Andrew Antos [00:19:21] Yeah, I mean, if you think about it like contract is just basically a way to record rights and obligations of two or more parties with respect to some kind of a business transaction that they want to write. And so like in this case, the company wants to sell whatever they’re selling for a certain amount of money. And because they’re better at building whatever they’re selling or providing it, and they’re going to make a profit, right? And making the profit is really important, especially with relation to your cash flow. Right. So you want to get the cash in the company, you want to start recognizing the revenue as soon as possible after signature of the contract and the kind of fullest possible scope. And so the commonality that basically we’re talking about here with all these three clauses is that they seem to somehow reduce the scope of the. Entourage, either from a time perspective or from a value monetary value perspective. And so if you’re a lawyer that’s just negotiating the contract to get that contract done and kind of like you don’t look left or right, like, what are they implicate? What are the actual tangible implications for for the business? That’s actually pretty hurtful for the company because you’re actually not achieving the main objective of getting of getting to a contract that will allow the company to sell what they’re selling and getting the revenue in the maximum possible state. And so from that perspective, it’s really important to understand what are the downstream implications of these actions, right? Those those implications. You kind of need to think about it in the negotiations process because once you get once you get to assign contract, the accounting team will operationalize it somehow. But it might actually be hurting the company. Yeah.

Mike Whelan [00:21:19] As we’ve talked about on the show before, if you’re going to turn contracting into a strategic advantage for the company you’re working with, you’ve got to think about the supply chain, all the people who are involved in turning that advantage into something that turns into profit. So Nick, let’s say we’ve got an attorney who’s in-house, who’s drafting and who wants to be mindful of that supply chain and make the accountants have it. Nick, how do we make the accountants happy? I mean, they just complain. We just want you to smile, Nick.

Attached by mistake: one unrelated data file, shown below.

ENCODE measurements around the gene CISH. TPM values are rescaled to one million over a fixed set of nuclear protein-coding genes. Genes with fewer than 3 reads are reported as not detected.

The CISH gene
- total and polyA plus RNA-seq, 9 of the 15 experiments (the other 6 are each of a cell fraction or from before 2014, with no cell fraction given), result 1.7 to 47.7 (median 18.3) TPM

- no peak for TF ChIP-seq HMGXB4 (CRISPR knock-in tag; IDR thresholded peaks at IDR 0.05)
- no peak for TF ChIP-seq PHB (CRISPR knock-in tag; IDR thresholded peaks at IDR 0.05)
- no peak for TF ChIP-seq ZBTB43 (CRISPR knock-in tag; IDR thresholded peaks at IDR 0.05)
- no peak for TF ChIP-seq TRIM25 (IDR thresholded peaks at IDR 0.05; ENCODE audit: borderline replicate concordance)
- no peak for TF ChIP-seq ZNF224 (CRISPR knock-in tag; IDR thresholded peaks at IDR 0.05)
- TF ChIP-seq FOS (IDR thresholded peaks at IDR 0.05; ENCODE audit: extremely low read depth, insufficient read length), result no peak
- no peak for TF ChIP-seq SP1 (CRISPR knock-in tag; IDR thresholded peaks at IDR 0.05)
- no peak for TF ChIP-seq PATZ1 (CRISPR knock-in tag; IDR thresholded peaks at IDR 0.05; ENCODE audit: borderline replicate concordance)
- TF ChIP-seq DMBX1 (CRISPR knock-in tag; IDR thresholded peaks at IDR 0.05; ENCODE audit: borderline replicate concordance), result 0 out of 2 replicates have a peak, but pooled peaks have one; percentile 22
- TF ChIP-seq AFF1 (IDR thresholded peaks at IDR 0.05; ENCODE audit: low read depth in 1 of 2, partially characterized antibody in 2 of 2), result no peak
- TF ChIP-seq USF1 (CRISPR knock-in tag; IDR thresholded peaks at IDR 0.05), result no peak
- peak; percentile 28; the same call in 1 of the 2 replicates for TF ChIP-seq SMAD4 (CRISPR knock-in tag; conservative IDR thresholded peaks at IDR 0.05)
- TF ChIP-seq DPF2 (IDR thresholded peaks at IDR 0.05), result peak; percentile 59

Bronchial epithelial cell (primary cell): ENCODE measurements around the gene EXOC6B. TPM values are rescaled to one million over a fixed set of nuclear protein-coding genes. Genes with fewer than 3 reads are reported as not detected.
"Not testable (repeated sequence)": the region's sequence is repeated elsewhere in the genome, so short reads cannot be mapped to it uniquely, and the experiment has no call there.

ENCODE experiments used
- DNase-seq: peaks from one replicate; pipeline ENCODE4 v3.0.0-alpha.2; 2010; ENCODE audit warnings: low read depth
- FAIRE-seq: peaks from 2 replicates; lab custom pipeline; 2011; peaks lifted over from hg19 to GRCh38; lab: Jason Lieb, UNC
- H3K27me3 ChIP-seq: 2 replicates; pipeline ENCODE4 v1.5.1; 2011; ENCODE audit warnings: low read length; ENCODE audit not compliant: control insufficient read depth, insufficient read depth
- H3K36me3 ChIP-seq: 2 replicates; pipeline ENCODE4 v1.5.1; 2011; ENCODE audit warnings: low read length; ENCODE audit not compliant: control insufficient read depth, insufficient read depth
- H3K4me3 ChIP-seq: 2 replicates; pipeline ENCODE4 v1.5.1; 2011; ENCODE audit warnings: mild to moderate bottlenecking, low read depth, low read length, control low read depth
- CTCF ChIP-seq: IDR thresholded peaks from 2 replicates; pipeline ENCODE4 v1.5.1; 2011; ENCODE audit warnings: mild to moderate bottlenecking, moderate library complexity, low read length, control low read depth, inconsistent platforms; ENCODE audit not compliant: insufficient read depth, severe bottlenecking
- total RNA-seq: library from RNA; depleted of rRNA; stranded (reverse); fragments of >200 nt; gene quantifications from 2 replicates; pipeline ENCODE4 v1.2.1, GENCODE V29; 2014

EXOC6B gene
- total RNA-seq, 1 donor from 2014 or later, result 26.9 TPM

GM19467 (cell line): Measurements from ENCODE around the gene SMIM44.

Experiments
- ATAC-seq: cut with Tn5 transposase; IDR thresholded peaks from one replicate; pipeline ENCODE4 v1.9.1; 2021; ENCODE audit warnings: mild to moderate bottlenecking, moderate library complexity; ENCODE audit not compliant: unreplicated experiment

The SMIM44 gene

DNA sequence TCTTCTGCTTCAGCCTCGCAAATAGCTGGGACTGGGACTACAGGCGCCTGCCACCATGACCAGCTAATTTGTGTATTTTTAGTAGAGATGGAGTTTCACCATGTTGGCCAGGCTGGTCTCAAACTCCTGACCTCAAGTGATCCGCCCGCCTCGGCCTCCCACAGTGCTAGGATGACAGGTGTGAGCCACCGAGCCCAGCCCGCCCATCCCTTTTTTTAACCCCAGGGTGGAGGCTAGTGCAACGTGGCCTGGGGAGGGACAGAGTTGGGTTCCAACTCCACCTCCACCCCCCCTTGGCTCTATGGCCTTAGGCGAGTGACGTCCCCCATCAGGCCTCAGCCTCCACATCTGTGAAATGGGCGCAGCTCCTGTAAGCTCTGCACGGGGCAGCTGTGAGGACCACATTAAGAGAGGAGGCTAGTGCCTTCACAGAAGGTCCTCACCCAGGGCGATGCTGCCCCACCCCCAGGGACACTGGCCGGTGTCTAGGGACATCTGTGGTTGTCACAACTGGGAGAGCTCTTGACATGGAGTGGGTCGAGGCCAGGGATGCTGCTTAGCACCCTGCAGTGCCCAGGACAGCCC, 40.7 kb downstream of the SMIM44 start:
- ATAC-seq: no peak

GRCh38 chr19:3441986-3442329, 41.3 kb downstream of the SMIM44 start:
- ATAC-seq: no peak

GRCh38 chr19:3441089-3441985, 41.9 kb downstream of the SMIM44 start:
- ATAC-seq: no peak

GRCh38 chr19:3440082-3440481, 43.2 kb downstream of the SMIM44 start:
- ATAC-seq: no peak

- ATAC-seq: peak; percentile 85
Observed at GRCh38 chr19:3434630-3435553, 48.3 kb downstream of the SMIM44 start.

Nick Tiscornia [00:21:49] Right? Yeah. I mean, you know, at the end of the day, the accountants job is to get the accounting right. You know, no matter how the contract was negotiated or what’s in the signed contract, that’s going to be the source of truth. That’s how you’re going to apply the accounting standard and your and your policy. However, an accounting or revenue account specifically can be very influential over that negotiation process because they can take that information that they have in sign contracts and go back to the legal department and the sales group and say, Hey, you know, we’re really negotiating these terms that are impactful to our business, and it’s impacting how investors look at us or how, you know, management executive management is is assessing the company as a whole. So it really has a macro impact. And I think open lines of communication between these groups, which is sometimes very difficult depending on the nature of the company, is super important, right? You have to be able to have that relationship to go back and say, you know, this is this is how this is going to impact what we’re doing from a company goals perspective. And I think, you know, again, an accountant can do the accounting no matter how you do it, but you want to make sure you’re you’re achieving what you want to as a company.

Mike Whelan [00:23:02] Well, I respect this noble effort to become the cool kids at the party. Thank you, Andrew. Thank you, Nick. Andrew, if people want to reach out to you and learn more about your work and how to make the accountants happy from your perspective, what’s the best way to get in touch with you?

Andrew Antos [00:23:16] Yeah, please. I did reach out through our website, which is So try klarity dot com. Or you can just contact myself or nick on LinkedIn. I’m Andrew Antos and Nick Tiscornia. We respond to every single LinkedIn message that we get, so please reach out there

Mike Whelan [00:23:42] and nick any other info on how to connect with you and maybe invite you to all the parties.

Nick Tiscornia [00:23:50] I think Andrews summarized it well, I can always be reached at As well. Awesome.

Mike Whelan [00:23:57] Well, I appreciate you guys joining us and I appreciate all of you watching. Remember how important it is to make your accountant happy. You got to make everybody happy on the supply chain. We will see you guys on the next episode of the contract teardown show and information for this episode, including links to the contracts, will be over at We’ll see you guys next time. Thank you.

Andrew Antos [00:24:20] Thanks so much, Mike.


Andrew Antos
Founder, CEO
Nick Tiscornia
Director of Business Development
Mike Whelan
Chief Community Officer